Add all that together, plus the likelihood that penalties will be scarce in the postseason, and I think things look good for Florida. PANTHERS IN SIX.

Tampa Bay (46-31-5, 97 pts) vs. Detroit (41-30-11, 93 pts): Here’s the stat you need to know: Henrik Zetterberg led the Wings in points – with only 50. He was also a -15! Datsyuk added 49 points, but a.) he’s 37 and b.) reports indicate he’s leaving the NHL after this spring. The young wave of talent that was supposed to supplant those two this season suffered some real growing pains – Dylan Larkin was fantastic at age 19, but Tatar and Nyquist were far too inconsistent – and there was no depth scoring at all. The Wings ended up 23rd in goals scored, and they were outscored by 13 goals – both worst among all playoff teams.

Tampa remains dangerous, but the loss of captain Steven Stamkos (blood clot; out 1-2 months) severely weakens their offense. Like Detroit, the depth scoring wasn’t great this year – only Stamkos and Kucherov scored 20+ for the Lightning, and Andrej Palat was the only other Tampa player to score even 15 goals. The difference for Tampa is on the blueline and in goal – Tampa’s top-4 defensemen are much better than Detroit’s, and goalie Ben Bishop (2.06 goals-against, .926 sv%) is one of the best in the business. Both teams should struggle to score, but I like Tampa’s defense to win out in a rugged series. LIGHNING IN FIVE.

Washington (56-18-8, 120 pts) vs. Philadephia (41-27-14, 96 pts): There have been the obvious comparisons between this Caps team and the 2010 I mentioned above, but they are invalid for a number of reasons. The biggest? This Caps team isn’t nearly as good offensively. The 2010 squad scored 318 goals – nearly four per game! – and outscored opponents by 85 goals, or over a goal per game. That’s domination at a scale unheard of in today’s game, and the ’16 Caps simply do not measure up. These Caps didn’t even lead the league in goals, although they came close (second to Dallas), and only Alex Ovechkin scored over 30 goals (to be fair, he had a MONSTER season again with 50).

The Caps are better defensively, especially in goal. Braden Holtby tied the record for most wins, and his other numbers were all excellent as well (2.20 goals against, .922 save%). He’s the leading candidate for the Vezina trophy; my only concern is how hard he was pushed, with 66 starts. They have a deep, balanced defense corps and their depth forwards play well in their own end.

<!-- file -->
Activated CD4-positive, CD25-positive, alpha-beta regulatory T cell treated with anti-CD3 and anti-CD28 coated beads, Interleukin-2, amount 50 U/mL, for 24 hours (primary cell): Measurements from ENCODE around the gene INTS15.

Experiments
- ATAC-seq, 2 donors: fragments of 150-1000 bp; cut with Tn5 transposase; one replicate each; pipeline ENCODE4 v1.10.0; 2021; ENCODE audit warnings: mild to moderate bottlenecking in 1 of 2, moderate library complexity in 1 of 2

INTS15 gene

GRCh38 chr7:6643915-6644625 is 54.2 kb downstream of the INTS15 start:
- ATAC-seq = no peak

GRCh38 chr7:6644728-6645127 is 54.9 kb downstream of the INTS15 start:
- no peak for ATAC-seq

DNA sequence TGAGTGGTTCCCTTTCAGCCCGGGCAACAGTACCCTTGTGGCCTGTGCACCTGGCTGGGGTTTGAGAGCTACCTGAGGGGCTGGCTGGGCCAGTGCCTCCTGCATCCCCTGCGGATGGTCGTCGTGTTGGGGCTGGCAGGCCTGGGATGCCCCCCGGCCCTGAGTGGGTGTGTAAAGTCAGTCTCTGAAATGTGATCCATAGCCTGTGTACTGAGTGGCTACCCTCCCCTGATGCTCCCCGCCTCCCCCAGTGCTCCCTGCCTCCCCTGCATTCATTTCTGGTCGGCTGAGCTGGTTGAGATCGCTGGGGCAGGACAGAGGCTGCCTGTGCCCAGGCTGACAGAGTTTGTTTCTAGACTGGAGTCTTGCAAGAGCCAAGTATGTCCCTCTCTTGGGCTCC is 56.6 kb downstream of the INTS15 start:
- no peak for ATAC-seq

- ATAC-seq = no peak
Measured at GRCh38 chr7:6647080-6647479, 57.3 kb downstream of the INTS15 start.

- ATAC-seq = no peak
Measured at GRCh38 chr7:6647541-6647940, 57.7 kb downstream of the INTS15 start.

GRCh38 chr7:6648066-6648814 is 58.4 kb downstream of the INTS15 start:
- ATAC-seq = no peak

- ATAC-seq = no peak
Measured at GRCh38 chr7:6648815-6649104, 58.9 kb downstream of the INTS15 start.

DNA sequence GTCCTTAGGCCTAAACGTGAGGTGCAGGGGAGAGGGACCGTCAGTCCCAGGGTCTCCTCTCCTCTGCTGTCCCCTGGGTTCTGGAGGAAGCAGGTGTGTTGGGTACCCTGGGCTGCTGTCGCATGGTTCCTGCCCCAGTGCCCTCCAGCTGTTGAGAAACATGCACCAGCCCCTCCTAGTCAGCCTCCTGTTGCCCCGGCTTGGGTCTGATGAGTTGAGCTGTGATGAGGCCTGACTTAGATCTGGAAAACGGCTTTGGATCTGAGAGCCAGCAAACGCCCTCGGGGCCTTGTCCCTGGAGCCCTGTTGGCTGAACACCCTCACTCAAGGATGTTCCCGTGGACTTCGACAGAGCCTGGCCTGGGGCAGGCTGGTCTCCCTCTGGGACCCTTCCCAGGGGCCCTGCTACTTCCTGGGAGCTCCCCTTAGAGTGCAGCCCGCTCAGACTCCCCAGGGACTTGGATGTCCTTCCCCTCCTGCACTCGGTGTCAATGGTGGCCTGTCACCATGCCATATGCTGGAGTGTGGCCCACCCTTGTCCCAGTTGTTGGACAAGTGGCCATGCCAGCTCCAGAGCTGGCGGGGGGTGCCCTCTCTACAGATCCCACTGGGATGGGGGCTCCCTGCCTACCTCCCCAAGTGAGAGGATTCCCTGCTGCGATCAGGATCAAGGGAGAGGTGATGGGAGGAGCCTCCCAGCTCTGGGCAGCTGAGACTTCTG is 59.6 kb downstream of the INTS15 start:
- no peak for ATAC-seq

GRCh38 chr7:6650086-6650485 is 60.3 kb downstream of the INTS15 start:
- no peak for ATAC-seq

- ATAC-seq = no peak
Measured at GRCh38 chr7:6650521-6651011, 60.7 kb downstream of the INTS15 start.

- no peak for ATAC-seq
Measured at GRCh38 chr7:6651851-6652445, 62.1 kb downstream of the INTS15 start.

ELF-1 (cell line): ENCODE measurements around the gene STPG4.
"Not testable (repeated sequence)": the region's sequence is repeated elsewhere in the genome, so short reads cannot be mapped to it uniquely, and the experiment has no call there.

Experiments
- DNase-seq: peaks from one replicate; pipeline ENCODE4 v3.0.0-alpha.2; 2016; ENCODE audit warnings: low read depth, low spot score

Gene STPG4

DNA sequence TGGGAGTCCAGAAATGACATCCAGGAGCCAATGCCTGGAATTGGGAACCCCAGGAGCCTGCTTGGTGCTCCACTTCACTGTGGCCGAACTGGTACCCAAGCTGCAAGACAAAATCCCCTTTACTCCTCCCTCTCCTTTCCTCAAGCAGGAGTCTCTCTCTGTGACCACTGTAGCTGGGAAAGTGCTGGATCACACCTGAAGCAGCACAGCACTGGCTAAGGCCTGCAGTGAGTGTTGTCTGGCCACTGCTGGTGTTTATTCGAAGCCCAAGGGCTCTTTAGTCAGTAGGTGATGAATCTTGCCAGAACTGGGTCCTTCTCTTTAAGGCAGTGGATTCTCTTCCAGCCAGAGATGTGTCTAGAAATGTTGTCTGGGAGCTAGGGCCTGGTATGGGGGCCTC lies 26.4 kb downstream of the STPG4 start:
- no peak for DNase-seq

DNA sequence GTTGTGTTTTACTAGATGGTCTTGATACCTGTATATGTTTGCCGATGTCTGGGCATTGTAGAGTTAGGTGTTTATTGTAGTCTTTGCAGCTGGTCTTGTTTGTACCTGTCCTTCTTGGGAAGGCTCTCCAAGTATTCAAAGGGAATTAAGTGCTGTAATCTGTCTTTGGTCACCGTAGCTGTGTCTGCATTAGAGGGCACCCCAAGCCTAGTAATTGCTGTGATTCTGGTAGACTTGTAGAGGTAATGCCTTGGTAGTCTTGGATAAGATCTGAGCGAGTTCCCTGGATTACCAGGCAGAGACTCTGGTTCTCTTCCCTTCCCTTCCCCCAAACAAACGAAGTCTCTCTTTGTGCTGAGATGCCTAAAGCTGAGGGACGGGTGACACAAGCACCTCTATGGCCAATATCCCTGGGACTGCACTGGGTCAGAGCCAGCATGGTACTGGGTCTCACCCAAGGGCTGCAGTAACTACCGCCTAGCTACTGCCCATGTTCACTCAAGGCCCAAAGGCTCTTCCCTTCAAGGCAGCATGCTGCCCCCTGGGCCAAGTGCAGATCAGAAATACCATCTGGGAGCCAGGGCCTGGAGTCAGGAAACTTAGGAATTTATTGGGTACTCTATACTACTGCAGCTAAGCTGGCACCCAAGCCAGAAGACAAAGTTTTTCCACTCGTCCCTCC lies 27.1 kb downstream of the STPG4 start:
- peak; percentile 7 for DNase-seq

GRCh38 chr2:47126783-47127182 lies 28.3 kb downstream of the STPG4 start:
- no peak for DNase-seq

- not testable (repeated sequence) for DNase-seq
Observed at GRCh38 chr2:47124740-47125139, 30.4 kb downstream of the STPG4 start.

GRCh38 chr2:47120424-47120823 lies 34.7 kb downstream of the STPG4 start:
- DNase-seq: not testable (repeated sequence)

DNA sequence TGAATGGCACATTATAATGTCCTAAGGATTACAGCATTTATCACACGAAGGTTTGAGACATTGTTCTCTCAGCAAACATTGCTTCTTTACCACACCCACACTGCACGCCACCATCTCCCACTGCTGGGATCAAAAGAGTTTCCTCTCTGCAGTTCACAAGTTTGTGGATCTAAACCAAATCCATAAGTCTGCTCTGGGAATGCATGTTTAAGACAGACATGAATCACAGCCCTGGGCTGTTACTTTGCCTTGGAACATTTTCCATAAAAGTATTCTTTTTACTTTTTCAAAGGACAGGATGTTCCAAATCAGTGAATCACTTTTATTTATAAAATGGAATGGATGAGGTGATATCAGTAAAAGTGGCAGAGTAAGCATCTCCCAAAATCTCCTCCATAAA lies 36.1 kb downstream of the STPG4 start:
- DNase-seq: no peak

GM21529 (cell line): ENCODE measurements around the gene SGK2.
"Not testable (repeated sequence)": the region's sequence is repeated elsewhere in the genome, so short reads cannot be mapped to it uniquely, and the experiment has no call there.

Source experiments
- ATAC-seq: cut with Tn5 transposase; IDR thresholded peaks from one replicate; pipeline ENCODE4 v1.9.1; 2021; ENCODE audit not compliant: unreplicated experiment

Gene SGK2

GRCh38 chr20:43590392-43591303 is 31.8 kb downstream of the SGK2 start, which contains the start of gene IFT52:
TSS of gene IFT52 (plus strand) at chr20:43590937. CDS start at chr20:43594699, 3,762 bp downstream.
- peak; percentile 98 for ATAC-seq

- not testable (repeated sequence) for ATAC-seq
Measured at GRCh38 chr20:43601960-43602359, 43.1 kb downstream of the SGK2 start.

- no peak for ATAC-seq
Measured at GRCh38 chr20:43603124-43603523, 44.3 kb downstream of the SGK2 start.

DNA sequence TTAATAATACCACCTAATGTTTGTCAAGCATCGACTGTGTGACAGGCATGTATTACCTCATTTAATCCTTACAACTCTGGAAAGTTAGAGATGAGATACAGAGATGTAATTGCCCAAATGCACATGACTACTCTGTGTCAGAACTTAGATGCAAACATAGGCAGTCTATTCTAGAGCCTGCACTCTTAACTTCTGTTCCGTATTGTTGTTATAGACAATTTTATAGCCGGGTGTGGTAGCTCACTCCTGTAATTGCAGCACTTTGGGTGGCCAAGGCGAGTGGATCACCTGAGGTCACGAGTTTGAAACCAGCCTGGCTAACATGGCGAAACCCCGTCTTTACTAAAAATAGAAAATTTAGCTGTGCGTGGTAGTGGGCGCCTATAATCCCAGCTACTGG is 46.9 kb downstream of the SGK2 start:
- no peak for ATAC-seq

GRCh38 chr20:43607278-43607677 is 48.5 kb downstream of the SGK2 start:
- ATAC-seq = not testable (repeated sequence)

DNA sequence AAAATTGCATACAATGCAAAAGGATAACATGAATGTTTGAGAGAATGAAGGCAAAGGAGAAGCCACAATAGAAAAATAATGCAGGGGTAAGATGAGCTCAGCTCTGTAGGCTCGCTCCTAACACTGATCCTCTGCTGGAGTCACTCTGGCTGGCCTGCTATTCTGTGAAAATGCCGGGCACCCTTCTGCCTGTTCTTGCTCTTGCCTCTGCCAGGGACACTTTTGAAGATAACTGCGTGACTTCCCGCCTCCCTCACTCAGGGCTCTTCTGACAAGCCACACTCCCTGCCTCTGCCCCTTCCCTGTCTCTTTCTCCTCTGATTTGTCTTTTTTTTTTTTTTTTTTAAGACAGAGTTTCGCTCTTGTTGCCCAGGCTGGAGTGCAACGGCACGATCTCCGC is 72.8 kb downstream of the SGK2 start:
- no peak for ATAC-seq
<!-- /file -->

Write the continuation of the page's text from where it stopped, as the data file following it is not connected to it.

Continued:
Philly is playing with house money here – they are a year ahead of schedule, no one gives them a prayer against the mighty Caps, and so they can play fast and loose. They also have a ‘puncher’s chance’ – despite being relatively low scoring (22nd in the league, only the Wings were worse among playoff teams), the Flyers came on strong late in the year and were vastly out-playing their season numbers since the beginning of March. Can that continue?

I’m not sure, but there’s no question that since March 1 the Flyers have outplayed the Caps. Yes, the Caps were in ‘cruise mode’, but can they regain the urgency? That’s always the question, and there’s no question that Washington has a TON of playoff scar tissue to overcome. When their slogan after a 120-point season is ‘entitled to nothing’, it’s pretty clear that past playoff failures are still on everyone’s mind.

Philly’s top-10 skaters can hang with Washington, the problem is the depth. Philly’s bottom-pair defense and bottom-6 forwards are a very real liability against the deep Caps, so look for Philly to expand minutes whenever possible for Giroux, Simmonds, et al. Overtime games will be all kinds of trouble for Philly, and the deeper this series goes the more I expect the Caps’ superior depth to shine.

It won’t be easy – it never is for Washington, right? – but I think they eventually grind out a series win over Philly. CAPS IN SEVEN.

Pittsburgh (48-26-8, 104 pts) vs. NY Rangers (46-27-9, 101 pts): Home ice for Pittsburgh. If you’d have asked me – heck, asked ANY Pens fan in January if that was possible, we’d have all laughed. At that point, just finding a way into the postseason seemed a long shot; On January 1 the Pens were 18-15-4, had been outscored by five goals, and were 28th out of 30 in goals (Anaheim and Philly were worse – interesting that all three made the playoffs!!). The Rangers, meanwhile, were cruising at 21-13-4, and were #3 in the division. Truthfully, New York was consistent all year – they went 25-14-5 after that, essentially the same pace, although they only were +7 in goals over that span.